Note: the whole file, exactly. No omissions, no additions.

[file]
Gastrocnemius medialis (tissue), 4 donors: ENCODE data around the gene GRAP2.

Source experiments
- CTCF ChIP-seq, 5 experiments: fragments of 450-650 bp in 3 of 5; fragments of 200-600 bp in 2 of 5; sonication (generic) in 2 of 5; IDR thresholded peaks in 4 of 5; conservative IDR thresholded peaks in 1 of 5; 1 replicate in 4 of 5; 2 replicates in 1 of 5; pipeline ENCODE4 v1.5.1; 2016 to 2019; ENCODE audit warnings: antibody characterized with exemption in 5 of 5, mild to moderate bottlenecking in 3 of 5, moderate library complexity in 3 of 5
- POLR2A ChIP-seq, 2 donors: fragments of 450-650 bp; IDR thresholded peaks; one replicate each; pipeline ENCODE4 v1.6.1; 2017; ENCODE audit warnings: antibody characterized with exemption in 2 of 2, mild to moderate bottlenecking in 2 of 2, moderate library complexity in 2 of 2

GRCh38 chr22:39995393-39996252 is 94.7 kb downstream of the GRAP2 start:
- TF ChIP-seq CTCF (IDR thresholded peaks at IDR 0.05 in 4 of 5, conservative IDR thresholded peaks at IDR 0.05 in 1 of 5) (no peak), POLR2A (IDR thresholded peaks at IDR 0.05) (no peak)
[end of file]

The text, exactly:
Gastrocnemius medialis (tissue), 4 donors: ENCODE data around the gene GRAP2.

Source experiments
- CTCF ChIP-seq, 5 experiments: fragments of 450-650 bp in 3 of 5; fragments of 200-600 bp in 2 of 5; sonication (generic) in 2 of 5; IDR thresholded peaks in 4 of 5; conservative IDR thresholded peaks in 1 of 5; 1 replicate in 4 of 5; 2 replicates in 1 of 5; pipeline ENCODE4 v1.5.1; 2016 to 2019; ENCODE audit warnings: antibody characterized with exemption in 5 of 5, mild to moderate bottlenecking in 3 of 5, moderate library complexity in 3 of 5
- POLR2A ChIP-seq, 2 donors: fragments of 450-650 bp; IDR thresholded peaks; one replicate each; pipeline ENCODE4 v1.6.1; 2017; ENCODE audit warnings: antibody characterized with exemption in 2 of 2, mild to moderate bottlenecking in 2 of 2, moderate library complexity in 2 of 2

GRCh38 chr22:39995393-39996252 is 94.7 kb downstream of the GRAP2 start:
- TF ChIP-seq CTCF (IDR thresholded peaks at IDR 0.05 in 4 of 5, conservative IDR thresholded peaks at IDR 0.05 in 1 of 5) (no peak), POLR2A (IDR thresholded peaks at IDR 0.05) (no peak)